As Yossarian struggles to stay alive, a number of secondary stories unfold around him. His friend Nately falls in love with a whore from Rome and woos her constantly, despite her continued indifference and the fact that her kid sister constantly interferes with their romantic rendezvous. Finally, she falls in love with Nately- he finally lets her sleep/ she never had time for it/, but he is killed on his very next mission. When Yossarian brings her the bad news, she blames him for Nately’s death and tries to stab him every time she sees him thereafter. Another subplot follows the rise of the black-market empire of Milo Minderbinder, the squadron’s mess hall officer. Milo runs a syndicate in which he borrows military planes and pilots to transport food between various points in Europe, making a massive profit from his sales. Although he claims that “everyone has a share” in the syndicate, this promise is later proven false. Milo’s enterprise flourishes nonetheless, and he is revered almost religiously by communities all over Europe.
The novel draws to a close as Yossarian, troubled by Nately’s death, refuses to fly any more missions. He wanders the streets of Rome, encountering every kind of human horror—rape, disease, murder, burglary.... He is eventually arrested for being in Rome without a pass, and his superior officers, Colonel Cathcart and Colonel Korn, offer him a choice. He can either face a court-martial or be released and sent home with an honorable discharge. There is only one condition: in order to be released, he must approve of Cathcart and Korn and state his support for their policy, which requires all the men in the squadron to fly eighty missions. Although he is tempted by the offer, Yossarian realizes that to comply would be to endanger the lives of other innocent men. He chooses another way out, deciding to desert the army and flee to neutral Sweden. In doing so, he turns his back on the dehumanizing machinery of the military, rejects the rule of Catch-22, and strives to gain control of his own life.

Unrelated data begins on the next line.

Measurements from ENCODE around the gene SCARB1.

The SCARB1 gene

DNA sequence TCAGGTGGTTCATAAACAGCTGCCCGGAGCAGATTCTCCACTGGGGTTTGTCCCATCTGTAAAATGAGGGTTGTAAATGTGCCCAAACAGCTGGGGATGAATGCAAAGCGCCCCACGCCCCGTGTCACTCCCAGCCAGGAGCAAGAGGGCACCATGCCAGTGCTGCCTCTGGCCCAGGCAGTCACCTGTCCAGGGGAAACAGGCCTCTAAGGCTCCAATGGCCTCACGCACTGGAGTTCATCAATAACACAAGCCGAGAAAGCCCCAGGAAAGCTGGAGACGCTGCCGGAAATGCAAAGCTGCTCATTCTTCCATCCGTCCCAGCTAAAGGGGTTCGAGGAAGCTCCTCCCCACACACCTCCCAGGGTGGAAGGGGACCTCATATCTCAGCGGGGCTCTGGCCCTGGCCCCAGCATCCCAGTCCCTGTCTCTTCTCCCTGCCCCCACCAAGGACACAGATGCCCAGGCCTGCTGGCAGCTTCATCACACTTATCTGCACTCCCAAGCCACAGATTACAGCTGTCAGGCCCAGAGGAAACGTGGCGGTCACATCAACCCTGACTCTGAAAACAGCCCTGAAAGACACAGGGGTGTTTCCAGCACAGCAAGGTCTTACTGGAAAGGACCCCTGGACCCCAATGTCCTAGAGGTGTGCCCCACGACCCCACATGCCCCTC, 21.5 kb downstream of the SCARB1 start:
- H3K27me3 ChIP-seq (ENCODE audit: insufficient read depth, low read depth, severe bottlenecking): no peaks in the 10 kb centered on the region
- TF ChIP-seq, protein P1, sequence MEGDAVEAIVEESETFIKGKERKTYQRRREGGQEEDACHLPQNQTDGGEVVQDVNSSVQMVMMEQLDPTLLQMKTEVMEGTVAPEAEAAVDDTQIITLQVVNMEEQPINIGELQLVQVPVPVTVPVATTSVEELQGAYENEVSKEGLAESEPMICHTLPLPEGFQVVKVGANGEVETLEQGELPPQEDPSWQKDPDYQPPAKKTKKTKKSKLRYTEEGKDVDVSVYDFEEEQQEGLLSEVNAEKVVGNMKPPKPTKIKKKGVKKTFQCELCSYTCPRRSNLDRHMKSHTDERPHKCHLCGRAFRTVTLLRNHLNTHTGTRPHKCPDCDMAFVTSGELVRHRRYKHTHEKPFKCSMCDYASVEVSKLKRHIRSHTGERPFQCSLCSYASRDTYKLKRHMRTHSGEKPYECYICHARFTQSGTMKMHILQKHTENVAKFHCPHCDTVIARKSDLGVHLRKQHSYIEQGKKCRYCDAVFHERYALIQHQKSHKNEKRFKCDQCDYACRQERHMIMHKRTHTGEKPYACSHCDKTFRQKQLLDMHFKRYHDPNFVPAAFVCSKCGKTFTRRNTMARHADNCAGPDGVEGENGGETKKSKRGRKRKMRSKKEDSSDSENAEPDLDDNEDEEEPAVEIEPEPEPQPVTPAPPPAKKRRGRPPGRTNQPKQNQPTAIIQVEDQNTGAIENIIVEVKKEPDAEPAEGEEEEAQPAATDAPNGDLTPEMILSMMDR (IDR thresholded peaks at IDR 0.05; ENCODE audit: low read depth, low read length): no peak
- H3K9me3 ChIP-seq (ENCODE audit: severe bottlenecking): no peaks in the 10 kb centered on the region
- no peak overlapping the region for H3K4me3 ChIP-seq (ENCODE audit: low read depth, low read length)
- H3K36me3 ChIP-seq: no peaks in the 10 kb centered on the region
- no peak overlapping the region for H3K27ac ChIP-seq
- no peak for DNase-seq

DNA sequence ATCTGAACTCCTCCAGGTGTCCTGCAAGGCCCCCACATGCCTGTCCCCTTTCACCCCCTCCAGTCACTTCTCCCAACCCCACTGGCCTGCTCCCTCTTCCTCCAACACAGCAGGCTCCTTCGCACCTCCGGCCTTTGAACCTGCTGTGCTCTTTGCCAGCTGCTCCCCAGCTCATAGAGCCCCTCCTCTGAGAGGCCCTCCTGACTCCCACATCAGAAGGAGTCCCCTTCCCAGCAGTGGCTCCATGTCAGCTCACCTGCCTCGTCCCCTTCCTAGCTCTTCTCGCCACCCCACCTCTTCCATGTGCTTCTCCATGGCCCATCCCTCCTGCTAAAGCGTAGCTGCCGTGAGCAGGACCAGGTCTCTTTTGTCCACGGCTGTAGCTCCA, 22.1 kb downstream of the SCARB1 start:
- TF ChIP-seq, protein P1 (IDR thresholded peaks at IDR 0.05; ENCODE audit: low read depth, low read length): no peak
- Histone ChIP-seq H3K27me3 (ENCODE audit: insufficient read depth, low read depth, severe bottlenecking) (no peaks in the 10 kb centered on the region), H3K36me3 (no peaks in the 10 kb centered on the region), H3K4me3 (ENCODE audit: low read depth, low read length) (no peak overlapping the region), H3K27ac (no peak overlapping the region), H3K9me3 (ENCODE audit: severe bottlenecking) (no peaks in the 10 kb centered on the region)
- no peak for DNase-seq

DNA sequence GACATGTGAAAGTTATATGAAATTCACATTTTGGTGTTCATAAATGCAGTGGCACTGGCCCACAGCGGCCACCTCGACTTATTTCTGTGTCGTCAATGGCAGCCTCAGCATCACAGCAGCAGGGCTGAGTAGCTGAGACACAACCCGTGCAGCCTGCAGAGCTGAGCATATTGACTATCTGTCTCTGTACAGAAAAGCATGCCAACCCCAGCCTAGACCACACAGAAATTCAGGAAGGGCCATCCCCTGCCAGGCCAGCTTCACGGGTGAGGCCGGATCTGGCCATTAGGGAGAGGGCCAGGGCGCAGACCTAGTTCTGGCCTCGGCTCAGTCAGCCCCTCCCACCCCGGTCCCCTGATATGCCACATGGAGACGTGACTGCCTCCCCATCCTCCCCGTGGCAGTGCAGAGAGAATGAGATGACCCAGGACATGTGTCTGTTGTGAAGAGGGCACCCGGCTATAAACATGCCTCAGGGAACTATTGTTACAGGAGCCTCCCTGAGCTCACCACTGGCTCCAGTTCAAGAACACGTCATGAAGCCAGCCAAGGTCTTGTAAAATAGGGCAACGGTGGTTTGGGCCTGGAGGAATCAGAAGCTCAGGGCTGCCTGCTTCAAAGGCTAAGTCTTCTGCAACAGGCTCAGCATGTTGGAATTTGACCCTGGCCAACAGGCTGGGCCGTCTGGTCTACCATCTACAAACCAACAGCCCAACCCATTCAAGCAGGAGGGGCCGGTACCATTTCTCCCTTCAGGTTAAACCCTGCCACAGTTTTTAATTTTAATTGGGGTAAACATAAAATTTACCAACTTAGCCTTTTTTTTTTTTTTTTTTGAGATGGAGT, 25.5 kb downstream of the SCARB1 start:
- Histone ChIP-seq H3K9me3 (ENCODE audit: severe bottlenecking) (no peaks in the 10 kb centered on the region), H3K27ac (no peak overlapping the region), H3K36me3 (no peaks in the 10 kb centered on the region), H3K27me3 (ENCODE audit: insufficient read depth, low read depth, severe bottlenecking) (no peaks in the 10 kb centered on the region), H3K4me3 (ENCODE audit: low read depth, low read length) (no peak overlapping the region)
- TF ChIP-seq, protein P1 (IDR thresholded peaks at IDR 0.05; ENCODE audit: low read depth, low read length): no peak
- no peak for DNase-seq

John Yossarian: protagonist, an Air Force captain and bombardier stationed in Pianosa. He is an outsider/ many of the men think he is insane/ + his Assyrian name= leads us to think that he will be exceptional. He’s not a typical hero. He doesn’t risk his life to save others. His goal is to avoid risking life! This is probably the only logic in the novel. Catch-22 is full of lack of logic: men are asked to risk their lives again and again for reasons that are utterly illogical and unimportant. He redefines heroism into simple self- preservation. Even though he is determined to save his life, he nonetheless cares deeply for the other members of his squadron and is traumatized by their deaths. His ongoing horror at Snowden’s death stems both from his pity for Snowden and from his horrified realization that his own body is just as destructible as Snowden’s. In the end, when offered a choice between his own safety and the safety of the squadron, Yossarian is unable to choose himself over others. It creates its own Catch-22: life is not worth living without a moral concern for the well-being of others, but a moral concern for the well-being of others endangers one’s life. His solution is literally walking away from the war.
Milo Minderbinder: an extreme version of capitalist free enterprise that has spiraled out of control. Like Yossarian, he bends the rules toward his own benefit; his quest for profit seems logical. All the men seem to like Milo, and they are perfectly willing to fly him to places like Malta and Egypt so that he can buy and sell his goods. Milo’s ability to make money off of both friend and enemy, and his willingness to support whichever is more profitable, take advantage of the complete lack of ideology in Catch-22. He even bombs his own camp.